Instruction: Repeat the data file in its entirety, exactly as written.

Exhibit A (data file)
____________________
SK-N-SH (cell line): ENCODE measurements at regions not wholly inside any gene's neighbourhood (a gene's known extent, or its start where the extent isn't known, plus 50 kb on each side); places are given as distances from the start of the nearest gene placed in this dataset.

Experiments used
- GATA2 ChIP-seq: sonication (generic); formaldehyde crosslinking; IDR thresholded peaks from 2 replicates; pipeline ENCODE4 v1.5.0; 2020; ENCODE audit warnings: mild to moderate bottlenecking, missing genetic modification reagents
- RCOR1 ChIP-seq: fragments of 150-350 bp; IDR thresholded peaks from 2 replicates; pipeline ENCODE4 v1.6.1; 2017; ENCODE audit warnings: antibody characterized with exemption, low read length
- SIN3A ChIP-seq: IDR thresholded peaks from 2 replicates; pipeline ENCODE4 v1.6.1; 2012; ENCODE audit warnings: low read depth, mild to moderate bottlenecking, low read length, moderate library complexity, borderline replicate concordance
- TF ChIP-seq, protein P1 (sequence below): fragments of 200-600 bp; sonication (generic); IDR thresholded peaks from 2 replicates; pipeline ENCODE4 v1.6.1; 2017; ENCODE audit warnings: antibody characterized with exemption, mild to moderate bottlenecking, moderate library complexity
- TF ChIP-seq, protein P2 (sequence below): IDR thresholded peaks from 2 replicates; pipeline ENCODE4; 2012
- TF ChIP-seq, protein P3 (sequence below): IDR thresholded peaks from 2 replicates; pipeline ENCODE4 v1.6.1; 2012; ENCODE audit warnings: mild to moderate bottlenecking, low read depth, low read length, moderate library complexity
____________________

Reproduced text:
SK-N-SH (cell line): ENCODE measurements at regions not wholly inside any gene's neighbourhood (a gene's known extent, or its start where the extent isn't known, plus 50 kb on each side); places are given as distances from the start of the nearest gene placed in this dataset.

Experiments used
- GATA2 ChIP-seq: sonication (generic); formaldehyde crosslinking; IDR thresholded peaks from 2 replicates; pipeline ENCODE4 v1.5.0; 2020; ENCODE audit warnings: mild to moderate bottlenecking, missing genetic modification reagents
- RCOR1 ChIP-seq: fragments of 150-350 bp; IDR thresholded peaks from 2 replicates; pipeline ENCODE4 v1.6.1; 2017; ENCODE audit warnings: antibody characterized with exemption, low read length
- SIN3A ChIP-seq: IDR thresholded peaks from 2 replicates; pipeline ENCODE4 v1.6.1; 2012; ENCODE audit warnings: low read depth, mild to moderate bottlenecking, low read length, moderate library complexity, borderline replicate concordance
- TF ChIP-seq, protein P1 (sequence below): fragments of 200-600 bp; sonication (generic); IDR thresholded peaks from 2 replicates; pipeline ENCODE4 v1.6.1; 2017; ENCODE audit warnings: antibody characterized with exemption, mild to moderate bottlenecking, moderate library complexity
- TF ChIP-seq, protein P2 (sequence below): IDR thresholded peaks from 2 replicates; pipeline ENCODE4; 2012
- TF ChIP-seq, protein P3 (sequence below): IDR thresholded peaks from 2 replicates; pipeline ENCODE4 v1.6.1; 2012; ENCODE audit warnings: mild to moderate bottlenecking, low read depth, low read length, moderate library complexity